Both these consequences, the Meccan desire to avenge the blood that had been shed and the anxiety of the Medinese to take part in a successful raid,Attack on Meccan Caravans. manifested themselves a few months later, when an expedition was organized by Mahomet to attack a caravan returning from Syria, which had escaped him the previous year. Many desired to take part in the raid, and finally some 300 persons were selected, including a large number of “Helpers.” The leader of the caravan learned somehow that an attack was being organized by Mahomet on a large scale, and sent to Mecca for aid, while hurrying home by forced marches. This is the first historical appearance of Abū Sofiān (the leader of the caravan), who now for some years played the part of president in the Meccan opposition to Mahomet, and whose son was destined to found the second Mahommedan dynasty (see Caliphate, B). The day before the battle to be fought at Badr, near the point where the northern road leaves the coast to turn eastwards to Mecca, the Moslem army learned that the Meccan succour (some 1000 strong) was near, but that the caravan had escaped. The Meccans, it is asserted, would have returned home now that their object was secured, but the patrons of the man who had been killed in the former raid were compelled to strike for vengeance.
The battle (Ramadan 19, A.H. 2, usually made to synchronize with March 17, 624) ended in a complete victory for Mahomet, whose followers killed seventy of the enemy and took seventy prisoners—if we may trust what seem to be round numbers; it was attributed by him to divine co-operation, taking the form of an illusion wrought on the enemy, and the despatch of a regiment of angels to the assistance of the Believers, while on the other hand the treachery of the Devil did mischief to the Meccans. The popular tradition attributed it to the prowess of some of Mahomet's followers, especially his uncle Ḥamza and his cousin Ali. In the narratives which have come down and which seem to be authentic the result is amply accounted for by the excellence of the Moslem discipline and the complete absence of any on the Meccan side. Mahomet himself is said to have fainted at the first sight of blood, and to have remained during the battle in a hut built for him to which swift camels were tied, to be used in case of a defeat; yet these accounts make him responsible for the tactics, whilst assigning the credit for the strategy to one Ḥobab b. al-Mondhir. Several of Mahomet's old enemies and friends of Meccan days perished on this occasion; notably one Abu Jahl, his uncle, but represented as an implacable enemy; another hostile uncle, Abu Lahab, who is cursed in the Koran, was not present but died shortly after the battle.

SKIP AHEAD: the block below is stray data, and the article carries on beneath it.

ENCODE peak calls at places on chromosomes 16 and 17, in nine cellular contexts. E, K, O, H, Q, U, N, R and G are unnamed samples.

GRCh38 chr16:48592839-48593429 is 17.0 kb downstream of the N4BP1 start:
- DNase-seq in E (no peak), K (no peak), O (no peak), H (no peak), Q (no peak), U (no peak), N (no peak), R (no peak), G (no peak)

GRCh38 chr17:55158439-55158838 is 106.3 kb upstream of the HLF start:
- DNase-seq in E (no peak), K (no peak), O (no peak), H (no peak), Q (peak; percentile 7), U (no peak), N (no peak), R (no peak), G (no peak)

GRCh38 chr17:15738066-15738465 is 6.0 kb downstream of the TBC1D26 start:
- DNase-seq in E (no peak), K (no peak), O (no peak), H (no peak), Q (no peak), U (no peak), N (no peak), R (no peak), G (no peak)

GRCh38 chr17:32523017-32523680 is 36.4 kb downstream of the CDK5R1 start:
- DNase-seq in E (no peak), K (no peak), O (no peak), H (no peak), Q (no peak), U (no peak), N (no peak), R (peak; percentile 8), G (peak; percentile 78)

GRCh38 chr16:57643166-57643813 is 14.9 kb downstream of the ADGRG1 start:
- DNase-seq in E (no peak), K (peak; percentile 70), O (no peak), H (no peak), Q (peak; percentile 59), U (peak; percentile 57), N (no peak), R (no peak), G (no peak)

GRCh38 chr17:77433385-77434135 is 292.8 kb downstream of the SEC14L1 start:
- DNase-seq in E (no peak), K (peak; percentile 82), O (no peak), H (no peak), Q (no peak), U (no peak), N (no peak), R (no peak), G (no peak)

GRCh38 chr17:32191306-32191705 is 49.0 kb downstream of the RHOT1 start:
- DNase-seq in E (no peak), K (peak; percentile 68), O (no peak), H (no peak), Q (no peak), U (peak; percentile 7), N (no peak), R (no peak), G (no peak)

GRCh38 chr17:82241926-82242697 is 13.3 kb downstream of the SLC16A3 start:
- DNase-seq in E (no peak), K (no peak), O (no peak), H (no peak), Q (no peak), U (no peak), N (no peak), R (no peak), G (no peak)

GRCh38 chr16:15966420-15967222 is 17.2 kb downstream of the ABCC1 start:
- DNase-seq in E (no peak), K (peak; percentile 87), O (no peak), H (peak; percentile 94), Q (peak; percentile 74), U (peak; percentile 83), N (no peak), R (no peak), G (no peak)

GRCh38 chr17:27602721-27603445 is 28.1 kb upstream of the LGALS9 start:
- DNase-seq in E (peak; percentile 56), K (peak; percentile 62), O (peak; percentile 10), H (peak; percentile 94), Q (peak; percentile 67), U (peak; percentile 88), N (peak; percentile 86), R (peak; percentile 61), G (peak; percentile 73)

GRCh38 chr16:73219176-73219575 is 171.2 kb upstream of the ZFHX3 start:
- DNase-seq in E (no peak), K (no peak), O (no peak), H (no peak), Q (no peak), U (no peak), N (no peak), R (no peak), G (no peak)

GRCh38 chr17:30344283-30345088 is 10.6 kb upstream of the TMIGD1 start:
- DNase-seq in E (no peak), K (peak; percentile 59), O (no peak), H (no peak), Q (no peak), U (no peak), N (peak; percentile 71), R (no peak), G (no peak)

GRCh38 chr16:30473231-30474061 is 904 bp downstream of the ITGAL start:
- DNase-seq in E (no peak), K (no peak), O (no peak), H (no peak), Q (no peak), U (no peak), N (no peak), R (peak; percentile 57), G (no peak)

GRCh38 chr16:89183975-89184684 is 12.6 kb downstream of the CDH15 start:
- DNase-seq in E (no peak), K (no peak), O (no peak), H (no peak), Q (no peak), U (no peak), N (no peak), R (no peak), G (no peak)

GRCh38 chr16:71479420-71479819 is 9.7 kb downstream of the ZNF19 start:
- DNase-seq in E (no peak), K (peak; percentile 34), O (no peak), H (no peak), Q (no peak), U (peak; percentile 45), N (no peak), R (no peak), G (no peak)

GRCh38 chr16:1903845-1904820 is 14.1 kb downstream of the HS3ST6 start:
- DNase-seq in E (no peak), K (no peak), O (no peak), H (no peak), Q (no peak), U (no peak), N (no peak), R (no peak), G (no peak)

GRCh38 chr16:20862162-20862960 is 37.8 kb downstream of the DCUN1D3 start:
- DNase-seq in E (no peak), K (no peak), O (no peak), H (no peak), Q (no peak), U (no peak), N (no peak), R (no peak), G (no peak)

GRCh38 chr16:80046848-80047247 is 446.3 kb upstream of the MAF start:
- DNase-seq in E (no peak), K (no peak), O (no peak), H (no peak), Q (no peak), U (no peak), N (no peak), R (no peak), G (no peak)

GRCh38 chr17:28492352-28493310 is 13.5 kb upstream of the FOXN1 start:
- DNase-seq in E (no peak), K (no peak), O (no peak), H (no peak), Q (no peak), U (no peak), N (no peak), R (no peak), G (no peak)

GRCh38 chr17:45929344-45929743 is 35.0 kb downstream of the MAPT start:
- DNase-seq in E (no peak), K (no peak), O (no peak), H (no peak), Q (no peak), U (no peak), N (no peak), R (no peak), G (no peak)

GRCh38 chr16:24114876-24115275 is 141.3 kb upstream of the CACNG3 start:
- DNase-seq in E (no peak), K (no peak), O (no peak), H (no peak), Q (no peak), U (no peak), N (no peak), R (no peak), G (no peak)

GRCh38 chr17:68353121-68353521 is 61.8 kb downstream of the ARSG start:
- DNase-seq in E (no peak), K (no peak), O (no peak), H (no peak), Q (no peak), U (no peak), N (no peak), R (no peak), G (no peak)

The day is called in the Koran by a Syriac expression the “Day of Deliverance,” and both for internal and external politics it was of incalculable advantage to Islam. The booty and the ransoms of the prisoners provided the means for dealing with distress; the story of supernatural aid soothed the feelings of the defeated Meccans and had a tendency to disarm resistance elsewhere; whilst Mahomet in the popularity acquired by his victory was able to strike forcibly at his enemies in Medina. One of the sequels to the victory was a series of assassinations whereby critics of his actions were removed.
The defeat at Badr naturally led to efforts on the part of the Meccans to avenge their dead and besides to secure the commerce, by which they lived,The Taking of Mecca. from an enemy who was gradually getting all the seaboard that lay between Jeddah and Yanbo within his sphere of influence; and the year after Badr (A.H. 3) Abū Sofiān was able to lead a force said to be three times as great as that which had been defeated, and so numbering some 3000 men, against Medina itself; part of it was under Khālid b. al-Walid, one of the greatest of Arab captains, afterwards conqueror of Syria. It is said that Mahomet's plan was to remain in Medina itself, and leave it to the